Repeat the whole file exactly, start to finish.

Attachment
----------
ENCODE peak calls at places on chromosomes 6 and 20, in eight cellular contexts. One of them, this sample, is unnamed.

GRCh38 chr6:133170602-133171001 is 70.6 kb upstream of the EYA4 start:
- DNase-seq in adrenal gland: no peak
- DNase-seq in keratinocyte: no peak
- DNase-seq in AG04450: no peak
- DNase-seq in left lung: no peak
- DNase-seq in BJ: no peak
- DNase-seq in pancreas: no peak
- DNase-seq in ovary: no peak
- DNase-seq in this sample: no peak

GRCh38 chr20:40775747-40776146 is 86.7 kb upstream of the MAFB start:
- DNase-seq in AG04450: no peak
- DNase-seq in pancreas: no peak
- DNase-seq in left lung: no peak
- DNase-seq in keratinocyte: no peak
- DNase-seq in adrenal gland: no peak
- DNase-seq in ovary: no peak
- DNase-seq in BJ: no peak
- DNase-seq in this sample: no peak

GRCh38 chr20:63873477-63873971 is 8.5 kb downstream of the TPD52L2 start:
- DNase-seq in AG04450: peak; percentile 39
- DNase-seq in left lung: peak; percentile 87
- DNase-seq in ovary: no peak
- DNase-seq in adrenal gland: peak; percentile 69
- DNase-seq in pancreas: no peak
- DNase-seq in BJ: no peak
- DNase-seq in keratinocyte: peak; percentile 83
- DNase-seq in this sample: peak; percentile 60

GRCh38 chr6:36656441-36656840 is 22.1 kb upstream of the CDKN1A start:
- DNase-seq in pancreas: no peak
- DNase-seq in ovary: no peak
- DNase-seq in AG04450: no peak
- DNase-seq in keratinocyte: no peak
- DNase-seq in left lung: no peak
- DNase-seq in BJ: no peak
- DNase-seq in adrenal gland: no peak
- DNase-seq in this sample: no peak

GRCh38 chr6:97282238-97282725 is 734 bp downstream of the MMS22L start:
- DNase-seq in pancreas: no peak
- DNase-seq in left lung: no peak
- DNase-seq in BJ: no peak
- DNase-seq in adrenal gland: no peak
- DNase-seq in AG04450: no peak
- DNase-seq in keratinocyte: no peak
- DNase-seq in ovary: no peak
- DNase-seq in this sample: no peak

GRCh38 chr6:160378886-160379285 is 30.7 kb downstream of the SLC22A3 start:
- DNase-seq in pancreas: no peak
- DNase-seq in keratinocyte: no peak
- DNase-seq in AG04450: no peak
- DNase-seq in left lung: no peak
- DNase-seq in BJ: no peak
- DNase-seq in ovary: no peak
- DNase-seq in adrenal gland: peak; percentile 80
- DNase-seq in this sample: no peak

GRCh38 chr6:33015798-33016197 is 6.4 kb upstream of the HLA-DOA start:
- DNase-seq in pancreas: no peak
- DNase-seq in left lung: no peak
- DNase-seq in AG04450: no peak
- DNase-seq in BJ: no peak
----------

ENCODE peak calls at places on chromosomes 6 and 20, in eight cellular contexts. One of them, this sample, is unnamed.

GRCh38 chr6:133170602-133171001 is 70.6 kb upstream of the EYA4 start:
- DNase-seq in adrenal gland: no peak
- DNase-seq in keratinocyte: no peak
- DNase-seq in AG04450: no peak
- DNase-seq in left lung: no peak
- DNase-seq in BJ: no peak
- DNase-seq in pancreas: no peak
- DNase-seq in ovary: no peak
- DNase-seq in this sample: no peak

GRCh38 chr20:40775747-40776146 is 86.7 kb upstream of the MAFB start:
- DNase-seq in AG04450: no peak
- DNase-seq in pancreas: no peak
- DNase-seq in left lung: no peak
- DNase-seq in keratinocyte: no peak
- DNase-seq in adrenal gland: no peak
- DNase-seq in ovary: no peak
- DNase-seq in BJ: no peak
- DNase-seq in this sample: no peak

GRCh38 chr20:63873477-63873971 is 8.5 kb downstream of the TPD52L2 start:
- DNase-seq in AG04450: peak; percentile 39
- DNase-seq in left lung: peak; percentile 87
- DNase-seq in ovary: no peak
- DNase-seq in adrenal gland: peak; percentile 69
- DNase-seq in pancreas: no peak
- DNase-seq in BJ: no peak
- DNase-seq in keratinocyte: peak; percentile 83
- DNase-seq in this sample: peak; percentile 60

GRCh38 chr6:36656441-36656840 is 22.1 kb upstream of the CDKN1A start:
- DNase-seq in pancreas: no peak
- DNase-seq in ovary: no peak
- DNase-seq in AG04450: no peak
- DNase-seq in keratinocyte: no peak
- DNase-seq in left lung: no peak
- DNase-seq in BJ: no peak
- DNase-seq in adrenal gland: no peak
- DNase-seq in this sample: no peak

GRCh38 chr6:97282238-97282725 is 734 bp downstream of the MMS22L start:
- DNase-seq in pancreas: no peak
- DNase-seq in left lung: no peak
- DNase-seq in BJ: no peak
- DNase-seq in adrenal gland: no peak
- DNase-seq in AG04450: no peak
- DNase-seq in keratinocyte: no peak
- DNase-seq in ovary: no peak
- DNase-seq in this sample: no peak

GRCh38 chr6:160378886-160379285 is 30.7 kb downstream of the SLC22A3 start:
- DNase-seq in pancreas: no peak
- DNase-seq in keratinocyte: no peak
- DNase-seq in AG04450: no peak
- DNase-seq in left lung: no peak
- DNase-seq in BJ: no peak
- DNase-seq in ovary: no peak
- DNase-seq in adrenal gland: peak; percentile 80
- DNase-seq in this sample: no peak

GRCh38 chr6:33015798-33016197 is 6.4 kb upstream of the HLA-DOA start:
- DNase-seq in pancreas: no peak
- DNase-seq in left lung: no peak
- DNase-seq in AG04450: no peak
- DNase-seq in BJ: no peak